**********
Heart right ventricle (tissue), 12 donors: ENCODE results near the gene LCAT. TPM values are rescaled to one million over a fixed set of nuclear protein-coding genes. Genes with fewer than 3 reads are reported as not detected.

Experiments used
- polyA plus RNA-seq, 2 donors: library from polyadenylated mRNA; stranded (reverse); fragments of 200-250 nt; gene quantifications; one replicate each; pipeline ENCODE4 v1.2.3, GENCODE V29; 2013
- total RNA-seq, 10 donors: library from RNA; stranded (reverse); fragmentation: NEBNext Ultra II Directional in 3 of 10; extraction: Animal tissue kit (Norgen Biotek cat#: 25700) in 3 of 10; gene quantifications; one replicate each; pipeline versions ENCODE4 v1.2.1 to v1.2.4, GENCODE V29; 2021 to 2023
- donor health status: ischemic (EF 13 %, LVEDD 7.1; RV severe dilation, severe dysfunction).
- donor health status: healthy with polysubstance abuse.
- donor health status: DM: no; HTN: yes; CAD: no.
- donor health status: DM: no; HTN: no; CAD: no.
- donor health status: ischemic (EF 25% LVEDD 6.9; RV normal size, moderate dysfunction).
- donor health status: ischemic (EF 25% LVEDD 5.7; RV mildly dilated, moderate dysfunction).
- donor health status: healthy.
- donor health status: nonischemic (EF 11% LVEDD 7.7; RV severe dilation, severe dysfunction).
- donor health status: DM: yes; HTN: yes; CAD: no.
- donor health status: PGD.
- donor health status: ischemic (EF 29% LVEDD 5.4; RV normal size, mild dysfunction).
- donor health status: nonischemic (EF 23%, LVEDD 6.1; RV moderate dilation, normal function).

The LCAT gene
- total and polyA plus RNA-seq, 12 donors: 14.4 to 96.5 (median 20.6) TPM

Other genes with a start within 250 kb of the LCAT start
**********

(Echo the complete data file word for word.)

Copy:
Heart right ventricle (tissue), 12 donors: ENCODE results near the gene LCAT. TPM values are rescaled to one million over a fixed set of nuclear protein-coding genes. Genes with fewer than 3 reads are reported as not detected.

Experiments used
- polyA plus RNA-seq, 2 donors: library from polyadenylated mRNA; stranded (reverse); fragments of 200-250 nt; gene quantifications; one replicate each; pipeline ENCODE4 v1.2.3, GENCODE V29; 2013
- total RNA-seq, 10 donors: library from RNA; stranded (reverse); fragmentation: NEBNext Ultra II Directional in 3 of 10; extraction: Animal tissue kit (Norgen Biotek cat#: 25700) in 3 of 10; gene quantifications; one replicate each; pipeline versions ENCODE4 v1.2.1 to v1.2.4, GENCODE V29; 2021 to 2023
- donor health status: ischemic (EF 13 %, LVEDD 7.1; RV severe dilation, severe dysfunction).
- donor health status: healthy with polysubstance abuse.
- donor health status: DM: no; HTN: yes; CAD: no.
- donor health status: DM: no; HTN: no; CAD: no.
- donor health status: ischemic (EF 25% LVEDD 6.9; RV normal size, moderate dysfunction).
- donor health status: ischemic (EF 25% LVEDD 5.7; RV mildly dilated, moderate dysfunction).
- donor health status: healthy.
- donor health status: nonischemic (EF 11% LVEDD 7.7; RV severe dilation, severe dysfunction).
- donor health status: DM: yes; HTN: yes; CAD: no.
- donor health status: PGD.
- donor health status: ischemic (EF 29% LVEDD 5.4; RV normal size, mild dysfunction).
- donor health status: nonischemic (EF 23%, LVEDD 6.1; RV moderate dilation, normal function).

The LCAT gene
- total and polyA plus RNA-seq, 12 donors: 14.4 to 96.5 (median 20.6) TPM

Other genes with a start within 250 kb of the LCAT start